Reality: A majority of Hindus eat meat.

But about 30 percent do not. That stems from a fundamental belief in ahimsa, the principle of non-violence. Since all living things are manifestations of God, violence against them is considered contrary to the natural balance of the universe.

Myth No. 5: Hinduism supports a discriminatory caste system.

Reality: Caste discrimination is rooted not in religion but culture.

Caste was an ancient system of occupational class delineated in Hindu texts that over the years developed into a rigid social hierarchy. The lowest castes, or untouchables, were marginalized and faced persecution. But many modern Hindus have argued that caste-based discrimination is not intrinsic to Hinduism and should not be thought of as religiously sanctioned.

Myth No. 6: Women are subservient in Hinduism.

Reality: Not because of religion.

Actually, one attribute that differentiates Hinduism from say, Christianity or Islam, is that it recognizes forms of god as feminine. Hindus revere Shakti, or the personification of God's energy through a female figure.

Some of the most commonly worshipped goddesses are Parvati, a primary form of Shakti; Saraswati, the goddess of wisdom; and Lakshmi, goddess of prosperity.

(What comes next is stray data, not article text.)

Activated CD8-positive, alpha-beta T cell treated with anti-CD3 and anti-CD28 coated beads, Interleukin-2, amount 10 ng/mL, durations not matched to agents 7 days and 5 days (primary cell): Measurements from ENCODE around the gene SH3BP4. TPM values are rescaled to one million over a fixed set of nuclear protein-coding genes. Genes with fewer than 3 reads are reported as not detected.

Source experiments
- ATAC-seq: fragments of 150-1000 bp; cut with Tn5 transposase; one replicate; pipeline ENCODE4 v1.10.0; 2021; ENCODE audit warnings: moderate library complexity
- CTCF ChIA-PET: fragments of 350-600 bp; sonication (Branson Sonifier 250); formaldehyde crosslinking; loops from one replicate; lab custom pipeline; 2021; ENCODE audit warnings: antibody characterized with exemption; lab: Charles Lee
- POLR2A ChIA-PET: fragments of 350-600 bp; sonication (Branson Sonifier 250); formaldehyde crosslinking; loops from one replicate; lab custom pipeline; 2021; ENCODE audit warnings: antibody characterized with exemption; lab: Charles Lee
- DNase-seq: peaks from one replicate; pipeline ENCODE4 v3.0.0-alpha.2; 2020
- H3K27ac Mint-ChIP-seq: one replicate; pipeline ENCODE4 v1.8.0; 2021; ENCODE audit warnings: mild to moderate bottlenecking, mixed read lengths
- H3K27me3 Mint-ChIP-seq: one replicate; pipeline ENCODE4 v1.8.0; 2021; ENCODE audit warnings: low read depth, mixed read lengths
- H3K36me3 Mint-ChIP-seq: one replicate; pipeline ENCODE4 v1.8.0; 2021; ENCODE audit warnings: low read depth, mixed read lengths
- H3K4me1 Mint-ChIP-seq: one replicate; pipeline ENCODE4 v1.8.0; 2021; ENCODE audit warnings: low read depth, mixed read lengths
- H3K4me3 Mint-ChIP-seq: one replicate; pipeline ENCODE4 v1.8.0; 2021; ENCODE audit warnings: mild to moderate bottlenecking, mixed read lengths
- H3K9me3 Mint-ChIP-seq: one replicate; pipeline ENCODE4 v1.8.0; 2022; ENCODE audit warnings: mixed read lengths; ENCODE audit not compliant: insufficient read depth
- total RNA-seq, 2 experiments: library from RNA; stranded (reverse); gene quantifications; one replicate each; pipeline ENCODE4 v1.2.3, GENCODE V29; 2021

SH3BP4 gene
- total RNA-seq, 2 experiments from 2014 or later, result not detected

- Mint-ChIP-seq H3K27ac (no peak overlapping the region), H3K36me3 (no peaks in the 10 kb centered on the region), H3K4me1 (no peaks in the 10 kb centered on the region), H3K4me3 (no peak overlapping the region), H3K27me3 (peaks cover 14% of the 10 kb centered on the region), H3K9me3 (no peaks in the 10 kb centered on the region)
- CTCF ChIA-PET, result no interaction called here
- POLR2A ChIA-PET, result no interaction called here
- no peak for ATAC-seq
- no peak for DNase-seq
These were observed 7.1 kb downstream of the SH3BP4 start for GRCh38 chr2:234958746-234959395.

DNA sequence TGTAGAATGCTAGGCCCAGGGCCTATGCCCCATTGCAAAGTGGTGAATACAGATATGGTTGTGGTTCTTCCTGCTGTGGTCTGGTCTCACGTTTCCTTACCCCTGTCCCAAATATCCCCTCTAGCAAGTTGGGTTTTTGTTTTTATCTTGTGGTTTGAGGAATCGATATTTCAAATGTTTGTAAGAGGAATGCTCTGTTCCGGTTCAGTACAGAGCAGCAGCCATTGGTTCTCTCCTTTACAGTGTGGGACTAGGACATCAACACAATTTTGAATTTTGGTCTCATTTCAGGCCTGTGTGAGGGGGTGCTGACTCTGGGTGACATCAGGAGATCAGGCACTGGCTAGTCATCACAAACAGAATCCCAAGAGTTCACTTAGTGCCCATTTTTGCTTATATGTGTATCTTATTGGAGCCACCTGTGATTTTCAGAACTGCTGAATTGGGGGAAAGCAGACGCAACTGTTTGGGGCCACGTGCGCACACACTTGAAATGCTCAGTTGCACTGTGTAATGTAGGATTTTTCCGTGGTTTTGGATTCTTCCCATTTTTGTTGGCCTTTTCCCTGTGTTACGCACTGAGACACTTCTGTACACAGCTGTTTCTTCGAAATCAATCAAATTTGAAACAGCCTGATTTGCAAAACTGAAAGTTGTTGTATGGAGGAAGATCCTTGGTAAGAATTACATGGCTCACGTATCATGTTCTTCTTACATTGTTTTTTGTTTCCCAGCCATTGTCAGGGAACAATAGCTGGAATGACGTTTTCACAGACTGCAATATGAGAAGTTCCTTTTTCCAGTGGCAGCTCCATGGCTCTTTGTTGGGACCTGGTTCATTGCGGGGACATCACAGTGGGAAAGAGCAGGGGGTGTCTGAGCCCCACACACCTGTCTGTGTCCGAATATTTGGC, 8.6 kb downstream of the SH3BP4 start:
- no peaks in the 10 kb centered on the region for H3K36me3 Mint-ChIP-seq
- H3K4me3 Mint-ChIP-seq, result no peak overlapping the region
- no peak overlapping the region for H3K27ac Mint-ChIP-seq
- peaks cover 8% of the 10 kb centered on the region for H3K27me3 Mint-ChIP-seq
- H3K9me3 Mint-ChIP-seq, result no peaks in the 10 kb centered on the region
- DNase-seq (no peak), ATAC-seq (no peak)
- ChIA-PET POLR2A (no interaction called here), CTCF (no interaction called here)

Women in India may not be equal with men but again, that is not because of religion but culture and people using religion to keep women down. This is akin, perhaps, to Islamic societies forcing women to cover up from head to toe.

“I don’t think there is a basis to disregard women in our religion,” Shukla says. “The Vedas (scripture) don’t give those instructions.”

Myth No. 7: Hindu women wearing ‘red dots’ on their foreheads are married.

Reality: Sometimes.

A red dot was once a symbol of marriage for Hindu women. Today, the dot, or bindi, is largely decorative. Girls and women – married and single - wear bindis of all colors as fashion statements. A tilak, also a mark on the forehead, has religious significance. It's generally made with sandalwood paste, ashes or red turmeric and can be in the form of lines or a dot.

Myth No. 8: The Bhagavad Gita is like the Bible.

Reality: There is not one central, authoritative book in Hinduism.

But Hinduism is rich in scripture with a vast collection of ancient religious writings. Hindus believe god revealed truths to wise men who passed them on for thousands of years through a rich oral tradition. The scriptures include the Vedas, the Upanishads, the Puranas and the Bhagavad Gita, or Song of God.

Part of the epic tale, Mahabharata, the 700-verse Gita is the world’s longest poem and takes the form of a dialog on a battlefield between a prince, Arjuna, and Krishna. It captures the core beliefs of Hinduism but not all Hindus read the Gita.

Myth No. 9: Karma is fatalistic.

Reality: Everyone has the ability to choose life’s actions.

This is the theory behind karma: for every action a person sets in motion, there is a corresponding reaction. Hindus believe they have to face the consequences of past actions. Each person creates his or her destiny with deeds. The ultimate goal is to have karma that will free a soul and gain moksha, or liberation from the cycle of rebirth.